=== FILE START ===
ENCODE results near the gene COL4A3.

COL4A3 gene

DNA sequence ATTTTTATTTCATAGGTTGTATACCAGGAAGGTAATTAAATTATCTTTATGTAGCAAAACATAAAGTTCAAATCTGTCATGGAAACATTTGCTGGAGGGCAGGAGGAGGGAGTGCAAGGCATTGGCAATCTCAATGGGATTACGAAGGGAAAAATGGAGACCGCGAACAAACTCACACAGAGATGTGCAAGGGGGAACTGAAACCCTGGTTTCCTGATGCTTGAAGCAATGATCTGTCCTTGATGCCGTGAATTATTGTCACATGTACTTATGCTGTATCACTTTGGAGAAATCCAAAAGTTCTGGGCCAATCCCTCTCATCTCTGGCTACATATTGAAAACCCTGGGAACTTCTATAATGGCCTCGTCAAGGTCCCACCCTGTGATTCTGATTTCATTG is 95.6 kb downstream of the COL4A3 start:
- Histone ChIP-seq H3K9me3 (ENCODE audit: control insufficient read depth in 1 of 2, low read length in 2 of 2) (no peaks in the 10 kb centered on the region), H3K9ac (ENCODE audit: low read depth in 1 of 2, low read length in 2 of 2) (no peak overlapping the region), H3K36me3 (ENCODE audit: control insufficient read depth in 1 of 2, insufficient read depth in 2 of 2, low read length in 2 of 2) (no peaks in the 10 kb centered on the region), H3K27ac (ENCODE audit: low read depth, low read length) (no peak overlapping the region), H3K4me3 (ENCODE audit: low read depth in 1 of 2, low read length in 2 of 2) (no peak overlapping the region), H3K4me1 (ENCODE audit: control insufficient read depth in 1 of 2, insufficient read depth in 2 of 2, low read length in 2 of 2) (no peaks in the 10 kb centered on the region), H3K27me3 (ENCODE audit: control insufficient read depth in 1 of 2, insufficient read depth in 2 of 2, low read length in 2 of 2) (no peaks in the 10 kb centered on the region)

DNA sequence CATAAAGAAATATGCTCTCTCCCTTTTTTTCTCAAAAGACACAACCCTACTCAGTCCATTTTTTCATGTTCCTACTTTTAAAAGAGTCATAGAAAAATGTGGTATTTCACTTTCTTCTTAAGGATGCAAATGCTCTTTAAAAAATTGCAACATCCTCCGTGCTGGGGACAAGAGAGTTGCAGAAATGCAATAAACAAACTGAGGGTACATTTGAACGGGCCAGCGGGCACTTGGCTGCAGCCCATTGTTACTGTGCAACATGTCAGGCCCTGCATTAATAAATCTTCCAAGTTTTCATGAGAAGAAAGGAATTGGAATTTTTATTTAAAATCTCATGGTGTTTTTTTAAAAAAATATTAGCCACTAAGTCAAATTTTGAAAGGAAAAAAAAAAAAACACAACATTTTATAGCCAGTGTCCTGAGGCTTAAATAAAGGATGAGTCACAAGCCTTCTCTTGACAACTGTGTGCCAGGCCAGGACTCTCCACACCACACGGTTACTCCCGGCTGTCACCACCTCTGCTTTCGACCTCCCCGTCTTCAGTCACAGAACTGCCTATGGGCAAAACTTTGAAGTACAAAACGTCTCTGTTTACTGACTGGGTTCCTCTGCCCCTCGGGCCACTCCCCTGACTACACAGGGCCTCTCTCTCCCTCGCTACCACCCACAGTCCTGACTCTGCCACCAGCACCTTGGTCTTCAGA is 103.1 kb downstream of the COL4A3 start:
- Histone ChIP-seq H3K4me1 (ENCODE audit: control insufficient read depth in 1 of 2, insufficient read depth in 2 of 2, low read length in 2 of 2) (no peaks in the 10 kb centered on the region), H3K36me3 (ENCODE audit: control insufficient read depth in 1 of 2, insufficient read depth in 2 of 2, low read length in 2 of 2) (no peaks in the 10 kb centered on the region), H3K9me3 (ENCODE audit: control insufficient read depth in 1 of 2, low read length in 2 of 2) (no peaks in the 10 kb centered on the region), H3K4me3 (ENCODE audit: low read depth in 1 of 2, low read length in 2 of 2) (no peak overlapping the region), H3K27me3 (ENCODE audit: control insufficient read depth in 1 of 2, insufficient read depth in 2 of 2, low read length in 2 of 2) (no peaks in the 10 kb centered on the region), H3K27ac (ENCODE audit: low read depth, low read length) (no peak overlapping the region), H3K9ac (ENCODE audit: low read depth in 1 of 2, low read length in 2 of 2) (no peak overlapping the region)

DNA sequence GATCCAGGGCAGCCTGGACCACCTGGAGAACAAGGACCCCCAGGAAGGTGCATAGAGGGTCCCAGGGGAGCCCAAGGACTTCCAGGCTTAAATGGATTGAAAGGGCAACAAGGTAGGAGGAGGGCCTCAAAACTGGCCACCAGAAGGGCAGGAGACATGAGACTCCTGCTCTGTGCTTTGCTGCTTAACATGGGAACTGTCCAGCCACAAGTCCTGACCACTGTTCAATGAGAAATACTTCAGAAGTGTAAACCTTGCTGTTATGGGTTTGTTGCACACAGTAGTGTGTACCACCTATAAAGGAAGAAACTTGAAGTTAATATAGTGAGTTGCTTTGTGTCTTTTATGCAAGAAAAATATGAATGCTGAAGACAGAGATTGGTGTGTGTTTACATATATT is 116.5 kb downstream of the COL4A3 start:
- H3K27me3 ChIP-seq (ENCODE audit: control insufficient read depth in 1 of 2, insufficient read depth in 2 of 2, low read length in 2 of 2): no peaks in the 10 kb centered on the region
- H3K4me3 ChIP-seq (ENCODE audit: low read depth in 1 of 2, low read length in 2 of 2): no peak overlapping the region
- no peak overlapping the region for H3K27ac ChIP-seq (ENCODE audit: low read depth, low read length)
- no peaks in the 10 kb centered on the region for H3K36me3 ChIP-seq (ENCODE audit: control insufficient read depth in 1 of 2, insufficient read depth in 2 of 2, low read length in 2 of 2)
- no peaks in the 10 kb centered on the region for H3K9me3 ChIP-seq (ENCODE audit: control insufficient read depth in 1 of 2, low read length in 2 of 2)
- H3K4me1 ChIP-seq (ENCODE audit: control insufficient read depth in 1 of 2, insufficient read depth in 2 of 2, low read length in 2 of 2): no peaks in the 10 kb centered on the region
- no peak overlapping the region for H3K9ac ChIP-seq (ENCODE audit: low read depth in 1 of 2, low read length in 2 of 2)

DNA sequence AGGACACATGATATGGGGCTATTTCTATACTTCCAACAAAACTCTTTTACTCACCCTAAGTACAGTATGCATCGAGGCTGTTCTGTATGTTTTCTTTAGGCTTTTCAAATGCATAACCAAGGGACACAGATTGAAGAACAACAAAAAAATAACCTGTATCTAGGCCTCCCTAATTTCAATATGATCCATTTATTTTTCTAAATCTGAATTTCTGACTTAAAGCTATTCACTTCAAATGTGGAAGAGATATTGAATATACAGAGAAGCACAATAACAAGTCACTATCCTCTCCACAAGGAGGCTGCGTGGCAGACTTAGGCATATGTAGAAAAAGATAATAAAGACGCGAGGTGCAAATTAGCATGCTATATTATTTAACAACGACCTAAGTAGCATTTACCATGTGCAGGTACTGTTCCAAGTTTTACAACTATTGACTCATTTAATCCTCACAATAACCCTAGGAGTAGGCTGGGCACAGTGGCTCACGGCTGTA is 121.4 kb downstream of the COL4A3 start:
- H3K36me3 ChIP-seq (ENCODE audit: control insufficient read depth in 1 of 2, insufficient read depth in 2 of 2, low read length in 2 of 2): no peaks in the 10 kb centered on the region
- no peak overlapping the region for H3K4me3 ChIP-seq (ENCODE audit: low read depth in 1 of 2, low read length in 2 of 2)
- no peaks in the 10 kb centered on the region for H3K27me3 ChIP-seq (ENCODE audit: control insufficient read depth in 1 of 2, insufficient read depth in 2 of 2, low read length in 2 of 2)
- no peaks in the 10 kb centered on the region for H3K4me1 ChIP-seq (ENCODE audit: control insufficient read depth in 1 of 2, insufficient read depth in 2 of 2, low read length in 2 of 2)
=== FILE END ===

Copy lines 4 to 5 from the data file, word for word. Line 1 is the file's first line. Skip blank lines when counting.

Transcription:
- Histone ChIP-seq H3K9me3 (ENCODE audit: control insufficient read depth in 1 of 2, low read length in 2 of 2) (no peaks in the 10 kb centered on the region), H3K9ac (ENCODE audit: low read depth in 1 of 2, low read length in 2 of 2) (no peak overlapping the region), H3K36me3 (ENCODE audit: control insufficient read depth in 1 of 2, insufficient read depth in 2 of 2, low read length in 2 of 2) (no peaks in the 10 kb centered on the region), H3K27ac (ENCODE audit: low read depth, low read length) (no peak overlapping the region), H3K4me3 (ENCODE audit: low read depth in 1 of 2, low read length in 2 of 2) (no peak overlapping the region), H3K4me1 (ENCODE audit: control insufficient read depth in 1 of 2, insufficient read depth in 2 of 2, low read length in 2 of 2) (no peaks in the 10 kb centered on the region), H3K27me3 (ENCODE audit: control insufficient read depth in 1 of 2, insufficient read depth in 2 of 2, low read length in 2 of 2) (no peaks in the 10 kb centered on the region)

DNA sequence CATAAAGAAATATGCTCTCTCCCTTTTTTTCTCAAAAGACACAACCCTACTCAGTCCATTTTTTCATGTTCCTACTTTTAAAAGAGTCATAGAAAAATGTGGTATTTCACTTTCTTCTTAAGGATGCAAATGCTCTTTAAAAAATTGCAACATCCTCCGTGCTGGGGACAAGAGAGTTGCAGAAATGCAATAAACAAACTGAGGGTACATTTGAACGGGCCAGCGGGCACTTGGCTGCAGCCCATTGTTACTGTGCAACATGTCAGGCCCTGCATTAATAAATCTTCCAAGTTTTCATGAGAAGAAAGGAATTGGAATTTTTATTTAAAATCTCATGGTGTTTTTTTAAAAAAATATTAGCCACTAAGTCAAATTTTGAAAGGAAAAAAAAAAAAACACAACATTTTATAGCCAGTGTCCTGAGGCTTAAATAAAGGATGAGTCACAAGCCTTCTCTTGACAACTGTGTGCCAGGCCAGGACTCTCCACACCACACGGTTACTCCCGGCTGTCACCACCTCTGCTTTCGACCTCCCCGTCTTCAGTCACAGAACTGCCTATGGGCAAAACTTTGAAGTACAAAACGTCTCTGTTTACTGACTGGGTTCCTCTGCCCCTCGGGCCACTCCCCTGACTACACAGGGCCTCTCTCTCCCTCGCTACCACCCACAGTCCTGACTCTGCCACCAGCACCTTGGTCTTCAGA is 103.1 kb downstream of the COL4A3 start: